Fig. 5

Immunohistochemistry of nerves at and along the posterolateral corner of the prostate (posteroinferior group of the pelvic plexus branches). Near-sagittal sections of specimens from a 77-year-old man. Panel a (HE staining; scale bar, 10 mm) displays the topographical anatomy of nerves within the prostate (PR) and rectum (REC). After rotation, a square in panel a is shown in panel b. Panel b displays nNOS immunostaining in a part of the periprostatic nerves: at this lower magnification (scale bar, 1 mm), strong expression of nNOS can be identified. Panels c, d, and e (adjacent sections), corresponding to a nerve indicated by a circle in panel b, show nNOS, VIP, and TH immunostaining, respectively (scale bar in panel c, 0.1 mm). The periprostatic nerve contains abundant nNOS- and TH-positive fibers, but VIP-positive fibers are rare

In all 10 cadavers, the colic myenteric plexus expressed all three markers (nNOS, VIP, and TH; Fig. 1), although TH expression was typically weak and found in very few fibers. For descriptive purposes, the pelvic plexus branches to the urogenital organs were divided into four areas: 1) the middle and superior area between the seminal vesicle and rectum (Fig. 1b); 2) the anterosuperior area between the bladder and seminal vesicle (Fig. 1c); 3) the posterosuperior area between the rectum and levator ani muscle (Fig. 1d); and, 4) the posteroinferior area at and along the posterolateral corner of the prostate (Fig. 5b). The third group of nerves traveled anteroinferiorly toward the posterolateral corner of the prostate, such that the third area appeared to be connected to the fourth area. All four areas of nerves exhibited ganglion cell clusters, but the second and third areas (3–10 clusters per horizontal section) contained greater numbers than the others (1–5 clusters per horizontal section). Numbers of cut nerve profiles per mm2 in each horizontal section ranged from 15 to 25 in the first area, 22 to 38 in the second area, 8 to 13 in the third area, and 5 to 18 in the fourth area. Therefore, nerve density was consistently highest in the first (anterosuperior) area of nerves, located between the bladder and seminal vesicle.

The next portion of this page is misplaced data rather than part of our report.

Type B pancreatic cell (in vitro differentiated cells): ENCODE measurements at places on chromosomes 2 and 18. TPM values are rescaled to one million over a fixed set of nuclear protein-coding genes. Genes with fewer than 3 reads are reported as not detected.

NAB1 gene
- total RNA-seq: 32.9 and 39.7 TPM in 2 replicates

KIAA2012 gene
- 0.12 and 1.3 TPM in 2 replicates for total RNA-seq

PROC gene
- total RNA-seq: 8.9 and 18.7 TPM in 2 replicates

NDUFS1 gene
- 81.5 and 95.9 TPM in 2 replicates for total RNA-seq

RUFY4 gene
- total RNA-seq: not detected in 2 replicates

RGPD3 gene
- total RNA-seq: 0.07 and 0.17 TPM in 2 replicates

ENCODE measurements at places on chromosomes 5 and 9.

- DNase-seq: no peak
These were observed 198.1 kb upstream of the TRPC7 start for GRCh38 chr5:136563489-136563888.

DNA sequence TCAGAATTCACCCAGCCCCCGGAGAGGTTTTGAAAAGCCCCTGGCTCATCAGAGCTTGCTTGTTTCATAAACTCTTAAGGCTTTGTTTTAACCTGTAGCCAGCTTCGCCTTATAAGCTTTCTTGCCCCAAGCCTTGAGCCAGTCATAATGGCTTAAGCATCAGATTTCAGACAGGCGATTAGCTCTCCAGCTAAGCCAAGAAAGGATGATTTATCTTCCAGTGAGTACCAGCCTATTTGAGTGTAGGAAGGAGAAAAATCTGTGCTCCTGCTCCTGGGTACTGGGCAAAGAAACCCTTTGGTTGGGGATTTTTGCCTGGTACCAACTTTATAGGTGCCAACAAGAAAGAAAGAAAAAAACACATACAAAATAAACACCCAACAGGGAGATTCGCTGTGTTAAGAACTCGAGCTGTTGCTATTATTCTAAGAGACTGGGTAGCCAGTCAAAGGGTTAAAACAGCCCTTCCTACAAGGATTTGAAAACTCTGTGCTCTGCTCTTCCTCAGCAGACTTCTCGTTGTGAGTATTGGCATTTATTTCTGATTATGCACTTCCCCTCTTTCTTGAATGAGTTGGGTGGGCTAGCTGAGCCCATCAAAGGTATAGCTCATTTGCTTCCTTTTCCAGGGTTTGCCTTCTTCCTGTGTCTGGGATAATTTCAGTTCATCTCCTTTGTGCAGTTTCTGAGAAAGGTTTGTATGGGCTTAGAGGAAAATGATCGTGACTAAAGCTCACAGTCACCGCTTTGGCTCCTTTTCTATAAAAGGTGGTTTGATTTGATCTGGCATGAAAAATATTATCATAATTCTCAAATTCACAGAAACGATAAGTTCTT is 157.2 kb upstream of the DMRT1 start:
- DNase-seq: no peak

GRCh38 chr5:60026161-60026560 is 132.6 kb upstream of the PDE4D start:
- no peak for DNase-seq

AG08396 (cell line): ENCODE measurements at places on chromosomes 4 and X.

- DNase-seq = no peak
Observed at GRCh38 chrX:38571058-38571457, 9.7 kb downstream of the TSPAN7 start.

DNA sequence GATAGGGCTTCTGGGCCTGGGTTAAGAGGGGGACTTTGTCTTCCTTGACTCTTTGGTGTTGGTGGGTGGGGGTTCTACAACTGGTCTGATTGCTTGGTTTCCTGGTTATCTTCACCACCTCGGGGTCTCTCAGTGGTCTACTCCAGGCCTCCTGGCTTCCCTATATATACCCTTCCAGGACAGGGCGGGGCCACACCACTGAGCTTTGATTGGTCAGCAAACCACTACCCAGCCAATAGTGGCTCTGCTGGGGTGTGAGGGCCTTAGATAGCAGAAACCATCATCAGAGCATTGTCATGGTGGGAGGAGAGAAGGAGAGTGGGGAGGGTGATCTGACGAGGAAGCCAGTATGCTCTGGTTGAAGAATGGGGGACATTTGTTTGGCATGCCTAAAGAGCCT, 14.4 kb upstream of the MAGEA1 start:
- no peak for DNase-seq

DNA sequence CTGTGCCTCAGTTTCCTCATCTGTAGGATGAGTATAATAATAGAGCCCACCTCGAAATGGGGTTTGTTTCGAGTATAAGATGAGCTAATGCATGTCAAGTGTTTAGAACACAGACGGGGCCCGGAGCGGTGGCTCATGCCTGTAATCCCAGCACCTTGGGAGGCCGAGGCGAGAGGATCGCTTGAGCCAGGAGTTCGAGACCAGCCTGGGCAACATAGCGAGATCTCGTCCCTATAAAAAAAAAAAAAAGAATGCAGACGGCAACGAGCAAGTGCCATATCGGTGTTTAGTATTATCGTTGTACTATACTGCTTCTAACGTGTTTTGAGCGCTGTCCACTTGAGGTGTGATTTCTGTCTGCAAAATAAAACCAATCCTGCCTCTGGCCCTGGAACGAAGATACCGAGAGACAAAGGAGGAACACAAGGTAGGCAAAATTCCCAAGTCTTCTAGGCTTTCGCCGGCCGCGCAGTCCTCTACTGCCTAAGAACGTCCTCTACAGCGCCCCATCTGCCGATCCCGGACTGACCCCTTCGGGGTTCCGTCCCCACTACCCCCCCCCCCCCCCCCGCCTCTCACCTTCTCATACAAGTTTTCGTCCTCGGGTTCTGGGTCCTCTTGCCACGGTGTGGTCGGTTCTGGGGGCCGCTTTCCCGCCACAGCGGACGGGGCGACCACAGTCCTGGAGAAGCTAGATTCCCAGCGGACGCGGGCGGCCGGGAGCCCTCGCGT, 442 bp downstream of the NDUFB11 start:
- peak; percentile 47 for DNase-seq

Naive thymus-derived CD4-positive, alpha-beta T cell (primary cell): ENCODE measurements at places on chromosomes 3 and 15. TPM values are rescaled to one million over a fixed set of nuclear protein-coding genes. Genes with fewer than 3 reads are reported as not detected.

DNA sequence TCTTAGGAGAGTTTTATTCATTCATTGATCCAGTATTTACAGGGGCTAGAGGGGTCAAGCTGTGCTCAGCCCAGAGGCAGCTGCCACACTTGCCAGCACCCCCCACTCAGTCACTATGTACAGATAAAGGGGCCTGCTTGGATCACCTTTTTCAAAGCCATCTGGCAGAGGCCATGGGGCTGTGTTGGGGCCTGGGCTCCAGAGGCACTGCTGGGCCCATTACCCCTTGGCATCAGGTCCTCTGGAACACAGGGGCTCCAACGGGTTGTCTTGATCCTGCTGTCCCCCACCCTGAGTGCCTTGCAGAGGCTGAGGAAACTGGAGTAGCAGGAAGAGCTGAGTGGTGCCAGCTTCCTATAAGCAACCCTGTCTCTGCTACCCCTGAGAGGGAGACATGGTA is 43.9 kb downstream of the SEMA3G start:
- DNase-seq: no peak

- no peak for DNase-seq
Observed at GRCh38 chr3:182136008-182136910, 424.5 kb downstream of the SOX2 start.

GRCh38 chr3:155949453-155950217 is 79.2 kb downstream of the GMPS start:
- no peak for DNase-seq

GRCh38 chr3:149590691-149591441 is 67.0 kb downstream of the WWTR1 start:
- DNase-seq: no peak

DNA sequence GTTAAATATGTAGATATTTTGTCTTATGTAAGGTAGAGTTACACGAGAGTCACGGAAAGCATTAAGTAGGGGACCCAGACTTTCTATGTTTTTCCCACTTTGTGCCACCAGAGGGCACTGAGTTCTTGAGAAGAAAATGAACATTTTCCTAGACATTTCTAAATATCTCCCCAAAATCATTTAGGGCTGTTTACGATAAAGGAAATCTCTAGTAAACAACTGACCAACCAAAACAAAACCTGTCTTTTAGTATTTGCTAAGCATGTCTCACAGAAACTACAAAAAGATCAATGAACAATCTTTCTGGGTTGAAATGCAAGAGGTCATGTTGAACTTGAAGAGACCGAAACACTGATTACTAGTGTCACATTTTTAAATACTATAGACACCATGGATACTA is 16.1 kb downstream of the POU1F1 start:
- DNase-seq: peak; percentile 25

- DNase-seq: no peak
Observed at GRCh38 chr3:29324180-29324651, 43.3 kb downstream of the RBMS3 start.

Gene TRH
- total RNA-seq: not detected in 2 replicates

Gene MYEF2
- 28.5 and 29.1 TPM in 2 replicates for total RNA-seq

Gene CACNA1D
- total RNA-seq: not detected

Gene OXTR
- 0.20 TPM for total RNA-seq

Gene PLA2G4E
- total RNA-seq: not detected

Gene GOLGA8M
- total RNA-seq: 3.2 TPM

More than 70% of nerves in the anterosuperior area were thin (< 0.05-mm diameter), and the density was higher along the seminal vesicle than the bladder (Fig. 1c). In these nerves, TH-positive sympathetic fibers were much more abundant than parasympathetic fibers, especially in the thinner nerves (Fig. 2). The proportion of TH-positive fibers in the nerve along the seminal vesicle was much higher than the corresponding proportion along the bladder. Sympathetic nerve dominance was also observed in the first (middle and superior) area between the seminal vesicle and rectum (Fig. 3). In contrast to the first and second areas, nerves in the third (posterosuperior) and fourth (posteroinferior) areas contained VIP-positive fibers, although the number per section was consistently lower than for nNOS-positive nerves (Figs. 4 and 5). Furthermore, in these posterior areas, the number of nNOS-positive fibers was often equal to or greater than the number of TH-positive fibers. In addition, with respect to intra-organ nerves, both nNOS-positive fibers and TH-positive fibers were present; these were adjacent to and alongside the glands and mucosa of the prostate, seminal vesicle, and bladder. Similarly, the smooth muscles of the prostate and seminal vesicle contained a very high proportion of TH-positive fibers, as well as multiple nNOS-positive fibers. However, immunoreactive nerves were not found in the bladder detrusor smooth muscles. Other areas of nerves were characterized according to sympathetic nerve dominance. Of note, in all four areas, the intrapelvic nerves consistently contained both nNOS-positive and TH-positive fibers. In contrast, the pelvic nerve branches, such as those surrounding the levator ani muscle, did not contain either nNOS- or VIP-positive fibers (data not shown). Ganglion cells, albeit rare, contained triple-negative fibers (Figs. 2a, b3a, b, c).